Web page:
Contributors RMZ led the development of the study concept and design, participated in the analysis and interpretation of data, and drafted the manuscript. AS participated in the analysis and interpretation of data and provided critical revision of the manuscript. AMG provided input in the development of the study concept and design, participated in the interpretation of data, and provided critical revision of the manuscript. JND provided input in the development of the study concept and design, participated in the interpretation of data, and provided critical revision of the manuscript. JSG provided input in the development of the study concept and design, participated in the interpretation of data, and provided critical revision of the manuscript. JAL provided input in the development of the study concept and design, participated in the interpretation of data, and provided critical revision of the manuscript. DYH provided supervision in the development of the study concept and design, participated in the analysis and interpretation of data, and provided critical revision of the manuscript.
Funding The authors have not declared a specific grant for this research from any funding agency in the public, commercial or not-for-profit sectors.
Competing interests JAL, JSG and JND all received honoraria for time dedicated to this research project. JND has received consultant fees from Precision Health Economics and University of Pennsylvania Health System. JND was supported by grants from the National Institutes of on Aging (R21AG057395, R21AG057400, R21AG057396, R21AG057383, P30AG024968, R33AG057395), the National Institute on Drug Abuse (R01 DA046226), the National Institute of Arthirist and Musculoskeletal Conditions (R01 AR073486), the Agency for Healthcare Research and Quality (R01 HS026506) and the Patient-CenteredCentred Outcome Research Institute (CDRN-1306–04864). JAL was supported by grants from the National Institute on AgingAgeing (R21AG057400, R21AG057396, R21AG057383, R21AG057395), Agency for Healthcare Research and Quality (R01HS024930, R01HS026506), The Peterson Center on Healthcare, and a contract from the Agency for Healthcare Research and Quality (HHSP2332015000201).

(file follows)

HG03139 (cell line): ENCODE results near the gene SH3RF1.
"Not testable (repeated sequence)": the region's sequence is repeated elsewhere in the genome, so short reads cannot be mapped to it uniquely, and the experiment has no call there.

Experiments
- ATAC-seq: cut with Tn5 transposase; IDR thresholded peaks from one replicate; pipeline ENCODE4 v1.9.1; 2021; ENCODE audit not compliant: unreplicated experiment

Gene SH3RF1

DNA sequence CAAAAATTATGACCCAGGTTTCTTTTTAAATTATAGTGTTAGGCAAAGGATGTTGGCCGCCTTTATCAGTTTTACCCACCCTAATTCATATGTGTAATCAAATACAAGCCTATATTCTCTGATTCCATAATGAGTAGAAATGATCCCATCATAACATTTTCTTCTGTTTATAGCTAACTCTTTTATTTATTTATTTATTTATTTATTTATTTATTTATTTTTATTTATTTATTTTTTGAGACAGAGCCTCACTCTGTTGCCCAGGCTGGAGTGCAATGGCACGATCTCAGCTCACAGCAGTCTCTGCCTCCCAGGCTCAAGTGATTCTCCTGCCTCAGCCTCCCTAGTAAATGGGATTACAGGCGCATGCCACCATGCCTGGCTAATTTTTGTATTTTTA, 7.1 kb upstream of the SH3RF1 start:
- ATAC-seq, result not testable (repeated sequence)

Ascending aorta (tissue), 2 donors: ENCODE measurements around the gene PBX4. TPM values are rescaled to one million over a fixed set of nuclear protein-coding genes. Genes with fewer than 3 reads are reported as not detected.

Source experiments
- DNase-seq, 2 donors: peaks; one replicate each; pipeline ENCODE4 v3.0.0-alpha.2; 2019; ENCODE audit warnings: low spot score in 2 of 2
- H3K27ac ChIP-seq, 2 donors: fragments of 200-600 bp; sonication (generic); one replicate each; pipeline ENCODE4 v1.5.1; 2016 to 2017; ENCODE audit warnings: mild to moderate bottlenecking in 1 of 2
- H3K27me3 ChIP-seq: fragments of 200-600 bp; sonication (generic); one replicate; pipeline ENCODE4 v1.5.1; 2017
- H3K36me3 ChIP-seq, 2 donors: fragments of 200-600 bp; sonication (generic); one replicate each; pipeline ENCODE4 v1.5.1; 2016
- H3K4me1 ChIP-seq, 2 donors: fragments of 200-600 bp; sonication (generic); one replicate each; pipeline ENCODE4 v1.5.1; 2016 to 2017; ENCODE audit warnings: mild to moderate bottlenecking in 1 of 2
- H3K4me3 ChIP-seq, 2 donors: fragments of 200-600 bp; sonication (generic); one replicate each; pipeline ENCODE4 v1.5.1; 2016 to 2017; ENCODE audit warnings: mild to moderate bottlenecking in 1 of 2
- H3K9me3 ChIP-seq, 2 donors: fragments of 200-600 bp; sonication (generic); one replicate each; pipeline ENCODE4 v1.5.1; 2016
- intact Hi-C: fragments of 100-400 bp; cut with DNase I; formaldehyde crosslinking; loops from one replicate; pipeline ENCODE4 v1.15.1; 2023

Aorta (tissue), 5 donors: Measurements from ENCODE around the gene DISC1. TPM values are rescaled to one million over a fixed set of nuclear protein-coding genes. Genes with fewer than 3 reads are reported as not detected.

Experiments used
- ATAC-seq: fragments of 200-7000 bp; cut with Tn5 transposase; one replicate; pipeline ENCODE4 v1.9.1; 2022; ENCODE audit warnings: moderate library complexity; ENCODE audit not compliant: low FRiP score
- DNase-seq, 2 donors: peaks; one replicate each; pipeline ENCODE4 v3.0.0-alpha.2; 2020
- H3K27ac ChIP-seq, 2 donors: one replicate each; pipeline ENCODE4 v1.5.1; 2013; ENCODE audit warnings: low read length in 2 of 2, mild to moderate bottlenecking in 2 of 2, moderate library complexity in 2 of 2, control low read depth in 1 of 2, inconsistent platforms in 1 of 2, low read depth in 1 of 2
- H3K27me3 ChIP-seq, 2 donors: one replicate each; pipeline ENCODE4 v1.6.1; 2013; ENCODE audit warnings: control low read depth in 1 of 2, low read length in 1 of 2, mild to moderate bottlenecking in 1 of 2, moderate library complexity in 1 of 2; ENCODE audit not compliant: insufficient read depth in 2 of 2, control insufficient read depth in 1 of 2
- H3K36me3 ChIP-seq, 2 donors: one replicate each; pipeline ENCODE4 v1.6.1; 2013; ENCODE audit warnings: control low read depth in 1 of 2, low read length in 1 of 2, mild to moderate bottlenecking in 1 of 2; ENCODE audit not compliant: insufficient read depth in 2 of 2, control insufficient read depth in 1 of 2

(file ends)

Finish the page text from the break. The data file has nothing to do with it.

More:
Patient consent for publication Not required.
Ethics approval The study protocol was reviewed for ethical considerations and deemed exempt by the Chesapeake IRB (now known as Advarra).
Provenance and peer review Not commissioned; externally peer reviewed.
Data availability statement All data relevant to the study are included in the article or uploaded as online supplementary information. No additional data beyond what is presented in the manuscript is available.
If you wish to reuse any or all of this article please use the link below which will take you to the Copyright Clearance Center’s RightsLink service. You will be able to get a quick price and instant permission to reuse the content in many different ways.